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  1. I'm wondering if below configuration forward biases D1.
    D2 is clearly reverse biased. Would D1 drop 0.7 V and D2 drop 10-0.7 = 9.3 V?

schematic

simulate this circuit – Schematic created using CircuitLab

  1. I know how leakage current flows in reverse bias with one diode: Due to thermal agitation electron-hole pairs get generated inside junction, electric field inside the junction pushes these away in opposite directions to P,N type regions. Battery then sucks them. But with two back to back diodes wouldn't the holes from both D1 and D2 get stuck in the wire joining them? So there shouldn't exist any leakage current?

enter image description here

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    \$\begingroup\$ I think the leaking current will flow as D2 is reverse biased and D1 is in "forward biased" but D1 diode voltage will be below the "knee voltage" but still forward biased. In simulation Vd1 = 35mV; and 9.965V across D2. \$\endgroup\$
    – G36
    Commented Jun 10, 2017 at 16:01
  • \$\begingroup\$ Ahh got it @G36 , Since D1 drop is just 35mV, am I allowed to replace D1 by a wire? Then leakage current flow makes perfect sense(problem simplfies to leakage current in a single reverse biased diode). I can't thank you enough, you've been so helpful on this site :) \$\endgroup\$
    – Hiiii
    Commented Jun 10, 2017 at 16:19

1 Answer 1

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Both diodes are opposing therefore they block current in either direction therefore neither diode is forward biased. You do actually need current to flow to get any meaningful forward bias situation.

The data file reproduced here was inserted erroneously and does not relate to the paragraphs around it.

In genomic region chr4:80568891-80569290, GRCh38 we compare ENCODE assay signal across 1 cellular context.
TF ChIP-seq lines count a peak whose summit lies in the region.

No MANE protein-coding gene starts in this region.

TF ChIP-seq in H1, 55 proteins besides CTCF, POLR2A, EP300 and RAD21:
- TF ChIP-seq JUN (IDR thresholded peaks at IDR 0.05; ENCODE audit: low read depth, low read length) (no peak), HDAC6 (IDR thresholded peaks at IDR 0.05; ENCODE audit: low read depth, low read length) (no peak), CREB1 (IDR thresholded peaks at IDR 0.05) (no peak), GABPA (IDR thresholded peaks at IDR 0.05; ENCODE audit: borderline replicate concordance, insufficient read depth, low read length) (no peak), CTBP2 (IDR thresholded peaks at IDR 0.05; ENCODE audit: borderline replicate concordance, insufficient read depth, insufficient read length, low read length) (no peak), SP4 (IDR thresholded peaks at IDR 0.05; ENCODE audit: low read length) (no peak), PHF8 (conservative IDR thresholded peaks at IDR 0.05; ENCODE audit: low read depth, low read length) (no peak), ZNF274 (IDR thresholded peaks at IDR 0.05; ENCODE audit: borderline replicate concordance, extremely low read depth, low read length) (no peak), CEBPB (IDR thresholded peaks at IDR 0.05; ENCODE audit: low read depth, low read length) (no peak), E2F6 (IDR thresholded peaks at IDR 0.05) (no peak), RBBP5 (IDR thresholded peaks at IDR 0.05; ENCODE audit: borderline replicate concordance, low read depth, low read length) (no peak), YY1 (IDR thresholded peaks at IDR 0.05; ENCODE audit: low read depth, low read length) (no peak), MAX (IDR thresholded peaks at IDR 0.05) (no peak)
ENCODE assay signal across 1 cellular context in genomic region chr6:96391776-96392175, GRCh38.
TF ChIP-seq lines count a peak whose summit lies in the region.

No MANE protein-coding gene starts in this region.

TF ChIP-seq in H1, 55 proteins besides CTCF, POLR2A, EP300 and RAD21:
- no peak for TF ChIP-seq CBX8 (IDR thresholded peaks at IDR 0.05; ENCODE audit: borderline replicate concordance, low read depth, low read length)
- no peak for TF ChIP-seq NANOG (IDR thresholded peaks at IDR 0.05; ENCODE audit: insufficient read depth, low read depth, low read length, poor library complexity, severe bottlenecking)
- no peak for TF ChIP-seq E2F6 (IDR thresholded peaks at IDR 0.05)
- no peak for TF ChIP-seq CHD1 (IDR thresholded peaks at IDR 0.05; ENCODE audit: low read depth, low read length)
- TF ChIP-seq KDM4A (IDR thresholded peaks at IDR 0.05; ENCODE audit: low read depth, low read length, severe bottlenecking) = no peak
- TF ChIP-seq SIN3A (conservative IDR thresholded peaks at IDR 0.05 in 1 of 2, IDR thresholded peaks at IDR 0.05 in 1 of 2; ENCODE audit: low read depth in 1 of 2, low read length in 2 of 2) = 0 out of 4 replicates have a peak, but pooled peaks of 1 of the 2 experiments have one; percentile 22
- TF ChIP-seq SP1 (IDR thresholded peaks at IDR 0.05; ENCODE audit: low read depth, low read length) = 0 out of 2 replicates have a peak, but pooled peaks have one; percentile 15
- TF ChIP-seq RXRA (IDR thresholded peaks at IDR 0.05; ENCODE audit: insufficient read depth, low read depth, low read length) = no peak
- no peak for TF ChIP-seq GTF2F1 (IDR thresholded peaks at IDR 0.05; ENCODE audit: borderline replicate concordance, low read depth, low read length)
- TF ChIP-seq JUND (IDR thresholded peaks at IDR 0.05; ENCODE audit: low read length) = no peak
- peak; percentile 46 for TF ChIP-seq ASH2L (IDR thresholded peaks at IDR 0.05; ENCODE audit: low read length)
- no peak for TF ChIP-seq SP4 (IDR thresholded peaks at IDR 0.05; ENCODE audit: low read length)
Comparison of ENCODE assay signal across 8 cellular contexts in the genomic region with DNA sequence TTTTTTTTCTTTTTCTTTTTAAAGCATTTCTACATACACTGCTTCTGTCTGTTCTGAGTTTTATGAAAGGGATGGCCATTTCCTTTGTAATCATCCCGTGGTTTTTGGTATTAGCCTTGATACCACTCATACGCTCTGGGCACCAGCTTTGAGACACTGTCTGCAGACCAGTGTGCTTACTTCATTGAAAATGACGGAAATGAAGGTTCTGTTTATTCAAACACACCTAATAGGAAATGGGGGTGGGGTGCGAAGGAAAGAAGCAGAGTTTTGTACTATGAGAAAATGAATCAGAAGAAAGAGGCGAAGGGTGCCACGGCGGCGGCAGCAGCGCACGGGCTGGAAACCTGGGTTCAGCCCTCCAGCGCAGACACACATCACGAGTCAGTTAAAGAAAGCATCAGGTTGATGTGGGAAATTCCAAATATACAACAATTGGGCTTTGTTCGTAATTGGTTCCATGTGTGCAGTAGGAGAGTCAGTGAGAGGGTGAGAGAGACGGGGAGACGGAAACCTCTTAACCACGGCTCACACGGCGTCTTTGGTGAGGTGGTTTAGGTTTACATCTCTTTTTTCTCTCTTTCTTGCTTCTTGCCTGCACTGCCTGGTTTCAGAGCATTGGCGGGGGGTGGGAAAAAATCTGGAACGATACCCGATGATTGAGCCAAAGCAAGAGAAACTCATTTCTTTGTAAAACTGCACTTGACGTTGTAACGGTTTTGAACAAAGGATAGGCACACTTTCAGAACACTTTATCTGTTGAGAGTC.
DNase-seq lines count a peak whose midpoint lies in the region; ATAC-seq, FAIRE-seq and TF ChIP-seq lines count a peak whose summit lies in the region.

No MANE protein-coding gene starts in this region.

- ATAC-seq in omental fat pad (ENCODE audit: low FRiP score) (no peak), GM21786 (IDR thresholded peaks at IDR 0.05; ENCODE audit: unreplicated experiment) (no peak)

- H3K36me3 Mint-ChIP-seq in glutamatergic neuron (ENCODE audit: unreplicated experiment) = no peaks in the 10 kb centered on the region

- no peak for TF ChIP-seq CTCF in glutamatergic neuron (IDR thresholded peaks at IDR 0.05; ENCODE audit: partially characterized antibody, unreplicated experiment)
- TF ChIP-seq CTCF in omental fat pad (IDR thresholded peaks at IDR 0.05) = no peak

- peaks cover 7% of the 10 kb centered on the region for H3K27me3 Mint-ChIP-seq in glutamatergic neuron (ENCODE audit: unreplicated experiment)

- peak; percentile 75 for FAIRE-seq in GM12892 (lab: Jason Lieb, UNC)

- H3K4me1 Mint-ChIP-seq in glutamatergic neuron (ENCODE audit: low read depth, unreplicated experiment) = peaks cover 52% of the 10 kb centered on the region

Of course there might be leakage currents (25 nA for the 1N4148 at 25 volt reverse voltage) but these are so small that the relevance of considering if one or the other diode was forward biased is lost. For instance if you looked at the 1N4148 forward characteristic you'd see something like this: -

enter image description here

At 100 uA, the forward voltage is about 0.5 volts and the voltage will drop at a rate of about 0.1 volt for each decade reduction in current hence, with 0.4 volts applied, I would expect the current to be 10 uA. For 100 nA I would expact the terminal voltage to be only 0.2 volts and 0.1 volts at 10 nA.

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  • \$\begingroup\$ Thank you, that answers my first q. About the leakage current, I don't get how it can flow when holes from both the diodes are getting pushed to the wire joining P-type regions. I'll try to elaborate a bit more if my question is not clear... \$\endgroup\$
    – Hiiii
    Commented Jun 10, 2017 at 9:41
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    \$\begingroup\$ @Hiiii: Maybe that would work if your diodes were frozen at absolute zero, but at real temperatures you will always have minority charge carriers (electrons in the P-type regions and holes in the N-type regions). \$\endgroup\$ Commented Jun 10, 2017 at 11:20
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    \$\begingroup\$ @Hiiii, there essentially won't be holes pushed into the wire. Yes, at a quantum level, there'll be Brownian motion and charged particles moved away from the junctions because local conditions override the external. However, D2's junction reverse-bias effectively absorbs the electrical potential (voltage) from the battery... so there's no energy for those particles to move very far beyond the local conditions of the junctions. A charged particle moving is doing "work" from a physics perspective, so think about it in that reference and you'll have a clue to the answer to question 2. \$\endgroup\$ Commented Jun 10, 2017 at 12:36

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